NEW YORK -- Some fans chronicled stories of chance street encounters with John Lennon. Others stood alone on the fringe of the growing crowd, soaking in the atmosphere.
With songs and music, hundreds of people gathered in Central Park's Strawberry Fields throughout the day Friday and early Saturday morning to commemorate the life of the musician, killed by a deranged fan 20 years ago.
"I'm sad a lot about his death," said John Hudy, 57, who drove from his Connecticut home to attend the vigil, as he has done every year since Lennon was killed. "But I'm not sad here tonight. Everyone is here for one purpose. There's no attitude -- no, there is an attitude, actually. It's such a positive attitude."
Mayor Rudolph Giuliani declined to waive the park's 1 a.m. curfew for the gathering, despite a personal appeal from the lord mayor of Liverpool, England, Lennon's hometown. Giuliani cited concerns for public safety.
Only 12 people were arrested -- 11 for marijuana possession and one for disorderly conduct, according to a police department spokesman.
Fans were still leaving the vigil more than an hour after the curfew but were doing so peacefully, the spokesman said.
On a cold day marked by swirling snow, people traveled from as far away as San Diego and Liverpool to join local Lennon fans.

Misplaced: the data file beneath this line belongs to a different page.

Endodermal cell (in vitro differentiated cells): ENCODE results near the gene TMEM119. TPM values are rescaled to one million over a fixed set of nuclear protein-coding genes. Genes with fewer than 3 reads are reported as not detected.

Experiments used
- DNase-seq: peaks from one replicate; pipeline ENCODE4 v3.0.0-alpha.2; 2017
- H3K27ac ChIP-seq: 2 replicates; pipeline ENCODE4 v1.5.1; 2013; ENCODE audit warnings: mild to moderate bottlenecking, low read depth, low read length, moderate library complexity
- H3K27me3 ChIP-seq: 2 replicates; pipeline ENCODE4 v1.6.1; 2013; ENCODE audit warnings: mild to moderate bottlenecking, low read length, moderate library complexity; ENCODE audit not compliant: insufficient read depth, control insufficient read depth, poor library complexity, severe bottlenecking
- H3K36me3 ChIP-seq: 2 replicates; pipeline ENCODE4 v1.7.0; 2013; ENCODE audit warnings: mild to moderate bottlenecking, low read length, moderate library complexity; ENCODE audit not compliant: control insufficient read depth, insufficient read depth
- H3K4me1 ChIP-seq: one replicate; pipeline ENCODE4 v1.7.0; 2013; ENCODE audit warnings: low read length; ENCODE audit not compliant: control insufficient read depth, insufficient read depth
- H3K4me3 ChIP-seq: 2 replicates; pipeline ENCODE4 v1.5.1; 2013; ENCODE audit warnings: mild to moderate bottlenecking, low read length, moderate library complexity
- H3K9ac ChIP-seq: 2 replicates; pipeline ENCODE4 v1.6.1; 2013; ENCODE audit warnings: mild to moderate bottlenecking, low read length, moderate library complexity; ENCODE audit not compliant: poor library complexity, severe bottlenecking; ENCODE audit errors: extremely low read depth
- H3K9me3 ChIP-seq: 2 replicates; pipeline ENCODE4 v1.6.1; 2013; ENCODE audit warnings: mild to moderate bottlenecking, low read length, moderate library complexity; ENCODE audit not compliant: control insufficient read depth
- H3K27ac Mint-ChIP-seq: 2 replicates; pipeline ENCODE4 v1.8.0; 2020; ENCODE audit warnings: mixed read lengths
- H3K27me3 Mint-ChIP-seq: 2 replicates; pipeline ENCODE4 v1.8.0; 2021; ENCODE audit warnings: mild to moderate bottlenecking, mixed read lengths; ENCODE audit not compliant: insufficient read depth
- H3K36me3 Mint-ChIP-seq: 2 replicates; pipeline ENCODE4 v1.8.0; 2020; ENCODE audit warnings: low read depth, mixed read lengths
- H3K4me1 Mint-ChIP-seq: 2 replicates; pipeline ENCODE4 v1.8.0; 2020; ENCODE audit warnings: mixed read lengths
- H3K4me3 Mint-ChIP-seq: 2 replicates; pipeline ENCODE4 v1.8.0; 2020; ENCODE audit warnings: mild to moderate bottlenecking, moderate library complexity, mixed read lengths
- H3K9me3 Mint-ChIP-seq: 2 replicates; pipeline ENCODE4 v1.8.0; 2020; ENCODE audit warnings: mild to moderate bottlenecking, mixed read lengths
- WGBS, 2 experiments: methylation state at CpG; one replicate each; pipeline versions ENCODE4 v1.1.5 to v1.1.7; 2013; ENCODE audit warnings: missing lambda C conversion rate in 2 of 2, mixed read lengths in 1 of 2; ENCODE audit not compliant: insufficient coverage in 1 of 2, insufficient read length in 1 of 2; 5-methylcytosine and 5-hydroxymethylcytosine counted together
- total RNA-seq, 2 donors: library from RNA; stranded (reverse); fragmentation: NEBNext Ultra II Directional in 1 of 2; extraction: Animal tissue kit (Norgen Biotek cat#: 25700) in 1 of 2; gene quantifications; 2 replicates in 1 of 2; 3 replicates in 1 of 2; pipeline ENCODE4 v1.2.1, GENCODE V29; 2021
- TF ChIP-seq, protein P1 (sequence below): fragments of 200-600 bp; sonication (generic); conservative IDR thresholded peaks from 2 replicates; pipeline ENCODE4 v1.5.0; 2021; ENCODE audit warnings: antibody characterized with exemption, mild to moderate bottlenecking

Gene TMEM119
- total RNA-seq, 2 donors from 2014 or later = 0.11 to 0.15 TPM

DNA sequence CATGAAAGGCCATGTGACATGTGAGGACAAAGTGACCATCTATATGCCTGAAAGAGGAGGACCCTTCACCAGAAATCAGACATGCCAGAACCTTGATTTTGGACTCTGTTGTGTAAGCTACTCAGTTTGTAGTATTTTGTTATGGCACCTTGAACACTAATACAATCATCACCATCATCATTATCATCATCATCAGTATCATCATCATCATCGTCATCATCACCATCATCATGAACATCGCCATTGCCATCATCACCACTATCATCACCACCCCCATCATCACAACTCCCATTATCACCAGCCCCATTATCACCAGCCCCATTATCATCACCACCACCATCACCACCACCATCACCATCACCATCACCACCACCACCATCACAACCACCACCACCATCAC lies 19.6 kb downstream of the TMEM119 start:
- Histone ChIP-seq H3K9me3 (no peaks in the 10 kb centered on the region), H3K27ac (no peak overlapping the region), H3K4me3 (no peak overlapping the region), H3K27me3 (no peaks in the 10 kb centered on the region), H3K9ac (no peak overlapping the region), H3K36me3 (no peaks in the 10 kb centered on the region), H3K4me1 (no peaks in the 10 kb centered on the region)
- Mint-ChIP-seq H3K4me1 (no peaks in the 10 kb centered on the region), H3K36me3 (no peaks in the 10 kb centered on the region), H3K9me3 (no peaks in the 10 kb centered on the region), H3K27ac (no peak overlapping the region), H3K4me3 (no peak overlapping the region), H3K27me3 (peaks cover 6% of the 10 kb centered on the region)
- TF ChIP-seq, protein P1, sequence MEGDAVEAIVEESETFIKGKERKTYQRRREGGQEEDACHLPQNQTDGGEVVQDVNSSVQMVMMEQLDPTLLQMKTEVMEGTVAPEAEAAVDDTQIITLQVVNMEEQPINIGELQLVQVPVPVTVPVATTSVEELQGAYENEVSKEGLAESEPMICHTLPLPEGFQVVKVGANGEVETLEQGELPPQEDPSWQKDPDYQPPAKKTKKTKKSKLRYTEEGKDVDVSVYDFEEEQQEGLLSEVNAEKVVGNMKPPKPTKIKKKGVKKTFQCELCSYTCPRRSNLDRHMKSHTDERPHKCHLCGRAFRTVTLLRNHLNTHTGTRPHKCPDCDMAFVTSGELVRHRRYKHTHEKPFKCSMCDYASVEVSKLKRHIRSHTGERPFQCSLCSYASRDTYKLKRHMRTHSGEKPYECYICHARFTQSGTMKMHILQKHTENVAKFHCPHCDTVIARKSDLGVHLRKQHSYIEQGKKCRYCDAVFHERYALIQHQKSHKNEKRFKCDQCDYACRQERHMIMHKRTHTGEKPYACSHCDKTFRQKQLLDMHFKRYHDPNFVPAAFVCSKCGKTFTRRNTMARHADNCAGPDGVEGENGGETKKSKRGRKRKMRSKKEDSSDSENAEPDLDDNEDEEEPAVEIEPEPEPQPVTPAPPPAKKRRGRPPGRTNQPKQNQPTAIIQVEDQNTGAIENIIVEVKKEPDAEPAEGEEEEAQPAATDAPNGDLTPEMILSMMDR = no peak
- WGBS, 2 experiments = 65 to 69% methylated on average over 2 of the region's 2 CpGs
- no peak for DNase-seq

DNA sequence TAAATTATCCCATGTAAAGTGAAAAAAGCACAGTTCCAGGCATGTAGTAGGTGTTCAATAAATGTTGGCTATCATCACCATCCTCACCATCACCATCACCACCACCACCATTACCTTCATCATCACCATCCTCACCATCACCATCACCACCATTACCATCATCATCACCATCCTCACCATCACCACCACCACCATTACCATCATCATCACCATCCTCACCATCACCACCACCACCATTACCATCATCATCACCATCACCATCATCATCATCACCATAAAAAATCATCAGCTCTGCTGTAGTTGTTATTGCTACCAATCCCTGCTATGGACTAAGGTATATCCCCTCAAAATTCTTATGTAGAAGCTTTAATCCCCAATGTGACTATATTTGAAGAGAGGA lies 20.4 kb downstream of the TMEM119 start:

"John's spirit is in this park," said Dave Reahle, 46, who drove overnight from his home of Warren, Ohio. "It's been a lifelong dream to come up here."
Shortly after arriving from upstate New York, Joe Andretti, 37, was leading the crowd in a sing-along of Lennon songs: "Imagine" and "Norwegian Wood."
By early afternoon, Andretti was joined by a full band and more than 200 fans were listening to the late rock star's music in a section of Central Park opposite the Dakota, the tony apartment building where Lennon was mortally wounded on Dec. 8, 1980.
Lennon's music wafted through Strawberry Fields, the section of the park renamed after his death for the hit Beatles' single. Around a mosaic with the word "IMAGINE," some fans left handwritten notes.
In Liverpool, an English Heritage plaque was unveiled Friday at the childhood home where the former Beatle taught himself to play the guitar.
Members of Lennon's family, childhood friends and Liverpool musicians attended the ceremony, which marked the first time a British pop musician has been honored with a Heritage plaque.
Lennon lived at the house with his Aunt Mimi from the age of 5, after his parents separated, until he was 23.
In Cleveland, Lennon fans packed into the Rock and Roll Hall of Fame and Museum to see a collection of memorabilia from his life. Among the items: Lennon's bloodstained glasses from the night he was shot.
"I'm an emergency room nurse, and when I saw the glasses, I had to walk away," said a tearful Cyndi Campbell of Pittsburgh.
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